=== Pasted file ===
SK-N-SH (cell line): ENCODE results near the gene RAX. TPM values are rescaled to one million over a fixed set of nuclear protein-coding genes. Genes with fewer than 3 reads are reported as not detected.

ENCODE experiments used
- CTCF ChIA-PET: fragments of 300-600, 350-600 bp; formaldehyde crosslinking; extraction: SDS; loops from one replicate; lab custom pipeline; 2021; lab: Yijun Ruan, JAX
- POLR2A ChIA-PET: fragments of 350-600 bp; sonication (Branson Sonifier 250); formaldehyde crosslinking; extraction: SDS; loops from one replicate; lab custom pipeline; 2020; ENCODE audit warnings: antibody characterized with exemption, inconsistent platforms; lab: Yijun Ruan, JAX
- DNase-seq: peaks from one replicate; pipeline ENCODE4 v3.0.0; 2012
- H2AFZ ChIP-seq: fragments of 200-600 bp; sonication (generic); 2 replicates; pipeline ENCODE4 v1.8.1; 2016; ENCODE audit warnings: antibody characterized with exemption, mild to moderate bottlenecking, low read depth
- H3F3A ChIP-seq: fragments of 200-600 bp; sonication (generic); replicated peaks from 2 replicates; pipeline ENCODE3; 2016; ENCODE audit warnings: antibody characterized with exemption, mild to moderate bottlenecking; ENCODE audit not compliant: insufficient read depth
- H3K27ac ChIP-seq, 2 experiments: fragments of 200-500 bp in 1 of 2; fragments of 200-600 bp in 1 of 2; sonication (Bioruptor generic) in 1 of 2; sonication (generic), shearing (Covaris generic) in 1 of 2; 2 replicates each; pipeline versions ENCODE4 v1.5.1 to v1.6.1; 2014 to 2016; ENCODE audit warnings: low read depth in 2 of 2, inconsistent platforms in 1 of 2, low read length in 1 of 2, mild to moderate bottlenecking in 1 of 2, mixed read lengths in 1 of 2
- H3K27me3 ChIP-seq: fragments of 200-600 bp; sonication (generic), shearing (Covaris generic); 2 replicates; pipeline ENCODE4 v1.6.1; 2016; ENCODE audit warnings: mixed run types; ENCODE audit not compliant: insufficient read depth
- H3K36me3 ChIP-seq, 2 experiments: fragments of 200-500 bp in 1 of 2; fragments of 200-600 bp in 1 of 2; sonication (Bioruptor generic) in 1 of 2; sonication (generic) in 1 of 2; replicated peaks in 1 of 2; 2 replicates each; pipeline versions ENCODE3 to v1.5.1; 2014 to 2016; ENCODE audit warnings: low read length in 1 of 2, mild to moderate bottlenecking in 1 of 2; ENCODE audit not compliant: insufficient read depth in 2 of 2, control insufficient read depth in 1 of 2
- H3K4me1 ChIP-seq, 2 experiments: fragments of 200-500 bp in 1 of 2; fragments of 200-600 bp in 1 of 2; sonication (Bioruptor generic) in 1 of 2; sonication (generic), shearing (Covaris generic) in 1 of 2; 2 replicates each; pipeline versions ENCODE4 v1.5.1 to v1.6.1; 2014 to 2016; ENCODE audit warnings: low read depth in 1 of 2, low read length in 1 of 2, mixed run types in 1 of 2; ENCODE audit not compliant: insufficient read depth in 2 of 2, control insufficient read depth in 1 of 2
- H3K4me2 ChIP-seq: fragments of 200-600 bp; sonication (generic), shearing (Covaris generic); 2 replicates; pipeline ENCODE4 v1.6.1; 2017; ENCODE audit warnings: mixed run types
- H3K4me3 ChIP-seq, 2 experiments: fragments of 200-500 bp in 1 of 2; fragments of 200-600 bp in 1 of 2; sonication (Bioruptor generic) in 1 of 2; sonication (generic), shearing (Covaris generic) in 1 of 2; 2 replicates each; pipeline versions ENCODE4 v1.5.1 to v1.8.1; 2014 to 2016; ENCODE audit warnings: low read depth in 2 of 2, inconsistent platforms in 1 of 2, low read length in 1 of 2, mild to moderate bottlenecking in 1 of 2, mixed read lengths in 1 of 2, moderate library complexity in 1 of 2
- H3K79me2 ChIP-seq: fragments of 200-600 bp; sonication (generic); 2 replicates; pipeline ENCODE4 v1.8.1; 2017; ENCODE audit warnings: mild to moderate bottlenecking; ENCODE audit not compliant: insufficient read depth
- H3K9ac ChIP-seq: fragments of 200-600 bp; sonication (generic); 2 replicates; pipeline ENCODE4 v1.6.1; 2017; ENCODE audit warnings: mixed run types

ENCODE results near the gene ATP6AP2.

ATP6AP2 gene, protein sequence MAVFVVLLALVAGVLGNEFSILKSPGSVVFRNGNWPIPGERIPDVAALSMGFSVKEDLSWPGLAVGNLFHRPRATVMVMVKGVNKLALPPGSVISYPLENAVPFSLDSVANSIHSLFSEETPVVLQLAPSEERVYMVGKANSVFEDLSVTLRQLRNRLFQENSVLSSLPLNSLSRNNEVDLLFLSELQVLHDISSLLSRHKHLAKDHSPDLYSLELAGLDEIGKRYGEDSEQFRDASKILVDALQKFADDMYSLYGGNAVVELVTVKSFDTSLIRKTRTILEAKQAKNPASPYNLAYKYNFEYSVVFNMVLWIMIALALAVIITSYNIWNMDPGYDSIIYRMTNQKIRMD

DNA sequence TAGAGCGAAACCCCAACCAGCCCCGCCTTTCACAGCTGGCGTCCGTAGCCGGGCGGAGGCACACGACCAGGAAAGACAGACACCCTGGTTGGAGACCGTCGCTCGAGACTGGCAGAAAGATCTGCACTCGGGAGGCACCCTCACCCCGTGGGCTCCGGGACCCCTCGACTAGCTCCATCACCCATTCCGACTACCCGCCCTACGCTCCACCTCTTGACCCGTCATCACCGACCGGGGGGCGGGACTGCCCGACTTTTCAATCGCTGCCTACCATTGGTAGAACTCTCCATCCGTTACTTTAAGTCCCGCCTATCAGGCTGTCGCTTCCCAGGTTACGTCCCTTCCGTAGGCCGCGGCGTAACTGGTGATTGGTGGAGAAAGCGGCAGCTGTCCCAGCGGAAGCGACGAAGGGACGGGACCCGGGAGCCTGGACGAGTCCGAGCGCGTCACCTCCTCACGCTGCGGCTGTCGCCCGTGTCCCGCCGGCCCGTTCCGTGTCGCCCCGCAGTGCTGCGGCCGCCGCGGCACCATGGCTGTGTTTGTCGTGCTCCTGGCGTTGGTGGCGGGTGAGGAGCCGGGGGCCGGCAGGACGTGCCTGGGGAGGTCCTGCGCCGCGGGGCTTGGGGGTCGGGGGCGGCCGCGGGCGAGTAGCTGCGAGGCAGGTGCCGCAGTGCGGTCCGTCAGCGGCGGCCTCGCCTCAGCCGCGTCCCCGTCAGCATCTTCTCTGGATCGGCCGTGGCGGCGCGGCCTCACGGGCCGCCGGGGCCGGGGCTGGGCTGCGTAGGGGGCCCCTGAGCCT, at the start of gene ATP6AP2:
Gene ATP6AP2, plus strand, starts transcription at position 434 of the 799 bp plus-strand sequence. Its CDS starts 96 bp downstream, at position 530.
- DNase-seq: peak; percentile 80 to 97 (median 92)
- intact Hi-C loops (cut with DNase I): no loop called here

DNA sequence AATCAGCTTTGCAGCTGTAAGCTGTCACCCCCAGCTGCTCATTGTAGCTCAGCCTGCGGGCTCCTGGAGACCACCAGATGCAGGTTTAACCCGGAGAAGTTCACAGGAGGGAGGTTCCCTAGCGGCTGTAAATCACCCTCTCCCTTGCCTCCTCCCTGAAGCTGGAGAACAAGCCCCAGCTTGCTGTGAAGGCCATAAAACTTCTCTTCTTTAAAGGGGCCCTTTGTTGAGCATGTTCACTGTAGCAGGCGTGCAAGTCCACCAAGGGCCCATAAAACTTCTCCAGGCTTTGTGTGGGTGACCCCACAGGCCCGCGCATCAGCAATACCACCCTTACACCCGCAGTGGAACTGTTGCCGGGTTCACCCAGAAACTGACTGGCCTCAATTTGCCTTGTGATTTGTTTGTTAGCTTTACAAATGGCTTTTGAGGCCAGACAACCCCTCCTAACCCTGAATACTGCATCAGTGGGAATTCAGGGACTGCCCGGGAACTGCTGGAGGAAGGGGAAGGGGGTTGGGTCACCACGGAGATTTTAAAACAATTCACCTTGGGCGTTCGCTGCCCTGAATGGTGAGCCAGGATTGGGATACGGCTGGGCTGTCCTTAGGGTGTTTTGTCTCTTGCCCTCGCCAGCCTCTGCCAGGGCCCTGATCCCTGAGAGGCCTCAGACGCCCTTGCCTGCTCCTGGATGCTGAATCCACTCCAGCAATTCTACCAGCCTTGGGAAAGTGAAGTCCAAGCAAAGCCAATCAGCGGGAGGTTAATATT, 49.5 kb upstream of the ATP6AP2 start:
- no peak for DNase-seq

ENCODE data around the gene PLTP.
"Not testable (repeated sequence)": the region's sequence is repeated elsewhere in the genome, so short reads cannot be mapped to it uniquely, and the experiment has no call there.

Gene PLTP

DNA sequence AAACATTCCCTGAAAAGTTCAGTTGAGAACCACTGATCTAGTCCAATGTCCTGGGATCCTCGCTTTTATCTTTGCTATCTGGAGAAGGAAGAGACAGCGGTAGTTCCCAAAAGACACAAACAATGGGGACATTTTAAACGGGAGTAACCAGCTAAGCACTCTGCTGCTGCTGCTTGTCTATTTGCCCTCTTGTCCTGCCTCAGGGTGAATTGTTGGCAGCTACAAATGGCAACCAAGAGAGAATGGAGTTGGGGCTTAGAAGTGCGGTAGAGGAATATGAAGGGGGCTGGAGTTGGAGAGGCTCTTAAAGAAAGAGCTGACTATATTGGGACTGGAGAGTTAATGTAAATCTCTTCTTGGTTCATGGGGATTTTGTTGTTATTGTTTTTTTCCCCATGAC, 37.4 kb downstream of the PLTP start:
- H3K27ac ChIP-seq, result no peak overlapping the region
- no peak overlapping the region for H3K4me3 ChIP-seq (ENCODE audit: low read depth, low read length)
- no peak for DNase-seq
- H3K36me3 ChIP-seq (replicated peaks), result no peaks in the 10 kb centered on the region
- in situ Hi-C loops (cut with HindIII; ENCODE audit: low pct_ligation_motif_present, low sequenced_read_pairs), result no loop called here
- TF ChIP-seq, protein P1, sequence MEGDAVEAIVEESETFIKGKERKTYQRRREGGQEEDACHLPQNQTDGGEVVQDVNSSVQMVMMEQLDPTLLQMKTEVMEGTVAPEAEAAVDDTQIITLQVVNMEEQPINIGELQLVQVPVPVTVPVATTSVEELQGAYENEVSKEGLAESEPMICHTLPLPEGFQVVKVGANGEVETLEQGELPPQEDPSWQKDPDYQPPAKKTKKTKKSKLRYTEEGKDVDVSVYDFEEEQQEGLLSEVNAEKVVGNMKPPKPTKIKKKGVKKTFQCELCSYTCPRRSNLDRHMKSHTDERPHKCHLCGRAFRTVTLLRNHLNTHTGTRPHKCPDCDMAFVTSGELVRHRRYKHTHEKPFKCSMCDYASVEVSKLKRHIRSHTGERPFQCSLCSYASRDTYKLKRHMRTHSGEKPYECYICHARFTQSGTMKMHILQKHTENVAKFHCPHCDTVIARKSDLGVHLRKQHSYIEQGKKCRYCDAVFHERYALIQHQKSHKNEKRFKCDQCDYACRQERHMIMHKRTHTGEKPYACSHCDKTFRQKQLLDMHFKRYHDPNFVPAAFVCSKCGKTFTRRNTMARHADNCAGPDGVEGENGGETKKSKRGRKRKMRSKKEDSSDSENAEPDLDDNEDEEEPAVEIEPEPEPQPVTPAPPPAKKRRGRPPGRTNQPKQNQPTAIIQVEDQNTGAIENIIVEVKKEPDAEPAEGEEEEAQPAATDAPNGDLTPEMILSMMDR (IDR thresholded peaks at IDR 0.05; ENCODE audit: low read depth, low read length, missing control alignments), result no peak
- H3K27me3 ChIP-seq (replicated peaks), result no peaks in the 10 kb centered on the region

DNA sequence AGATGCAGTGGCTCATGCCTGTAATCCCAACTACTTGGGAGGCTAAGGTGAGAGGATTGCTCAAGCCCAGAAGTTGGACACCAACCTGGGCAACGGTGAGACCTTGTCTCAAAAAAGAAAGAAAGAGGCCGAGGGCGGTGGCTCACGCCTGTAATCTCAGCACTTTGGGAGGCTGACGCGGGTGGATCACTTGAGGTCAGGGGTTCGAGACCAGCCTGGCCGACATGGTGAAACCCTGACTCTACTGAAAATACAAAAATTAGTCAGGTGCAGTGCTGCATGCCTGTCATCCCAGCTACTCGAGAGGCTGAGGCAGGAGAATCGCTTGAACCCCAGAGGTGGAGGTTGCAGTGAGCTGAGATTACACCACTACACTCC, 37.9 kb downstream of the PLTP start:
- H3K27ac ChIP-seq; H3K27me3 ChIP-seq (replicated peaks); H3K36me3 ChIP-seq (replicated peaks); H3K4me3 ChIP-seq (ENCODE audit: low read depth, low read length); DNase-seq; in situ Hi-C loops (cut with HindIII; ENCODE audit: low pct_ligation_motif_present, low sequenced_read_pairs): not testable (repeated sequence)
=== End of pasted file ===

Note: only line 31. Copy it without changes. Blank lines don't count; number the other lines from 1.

- H3K36me3 ChIP-seq (replicated peaks), result no peaks in the 10 kb centered on the region